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Question 2. Why do they light at nuptials five torches, neither more nor less, which they call waxen tapers?

Solution. Whether it be (as Varro saith) that the Praetors use three, but more are permitted to the Aediles, and married persons do light the fire at the Aediles' torches? Or is it that, having use of many numbers, the odd number was reckoned better and perfecter upon other accounts, and therefore more adapted to matrimony? For the even number admits of division, and the equal parts of opposition and repugnancy, whenas the odd cannot be [p. 205] divided, but being divided into parts leaves always an inequality. The number five is most matrimonial of odd numbers, for three is the first odd and two is the first even, of which five is compounded, as of male and female.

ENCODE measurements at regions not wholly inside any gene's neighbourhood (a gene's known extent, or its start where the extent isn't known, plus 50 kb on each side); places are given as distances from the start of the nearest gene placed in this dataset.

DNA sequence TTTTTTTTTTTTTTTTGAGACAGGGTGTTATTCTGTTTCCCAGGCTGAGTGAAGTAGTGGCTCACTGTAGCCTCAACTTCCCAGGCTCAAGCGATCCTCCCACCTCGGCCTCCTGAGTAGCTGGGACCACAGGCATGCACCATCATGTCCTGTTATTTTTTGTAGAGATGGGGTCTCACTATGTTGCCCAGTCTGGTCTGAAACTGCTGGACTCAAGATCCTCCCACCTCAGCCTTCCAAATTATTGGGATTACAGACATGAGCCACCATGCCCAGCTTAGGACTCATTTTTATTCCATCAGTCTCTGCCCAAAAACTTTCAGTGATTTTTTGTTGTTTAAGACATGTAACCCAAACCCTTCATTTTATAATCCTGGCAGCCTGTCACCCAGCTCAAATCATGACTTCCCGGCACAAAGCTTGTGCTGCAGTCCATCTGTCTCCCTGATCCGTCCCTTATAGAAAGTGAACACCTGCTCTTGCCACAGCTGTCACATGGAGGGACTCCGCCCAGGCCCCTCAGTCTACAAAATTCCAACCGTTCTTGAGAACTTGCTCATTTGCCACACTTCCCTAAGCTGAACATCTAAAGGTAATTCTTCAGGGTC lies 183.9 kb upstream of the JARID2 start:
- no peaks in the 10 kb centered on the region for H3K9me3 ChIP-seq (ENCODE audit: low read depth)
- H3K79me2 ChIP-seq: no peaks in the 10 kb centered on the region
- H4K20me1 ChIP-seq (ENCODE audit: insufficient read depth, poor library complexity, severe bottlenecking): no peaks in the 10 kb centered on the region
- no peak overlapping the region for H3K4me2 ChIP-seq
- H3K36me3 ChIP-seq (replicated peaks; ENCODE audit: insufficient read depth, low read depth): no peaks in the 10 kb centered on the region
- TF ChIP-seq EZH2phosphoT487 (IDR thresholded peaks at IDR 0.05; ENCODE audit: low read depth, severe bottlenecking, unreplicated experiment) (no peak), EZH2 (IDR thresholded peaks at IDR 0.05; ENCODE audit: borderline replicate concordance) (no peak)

Or rather, because light is a sign of generation, and it is natural to a woman, for the most part, to bring forth so far as five successively, and therefore they use five torches? Or is it because they suppose that married persons have occasion for five Gods, Nuptial Jupiter, Nuptial Juno, Venus, Suada, and above all the rest Diana, whom women invocate in their travail and child-bed sickness?

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load focus English (Frank Cole Babbitt, 1936)
load focus Greek (Gregorius N. Bernardakis, 1889)
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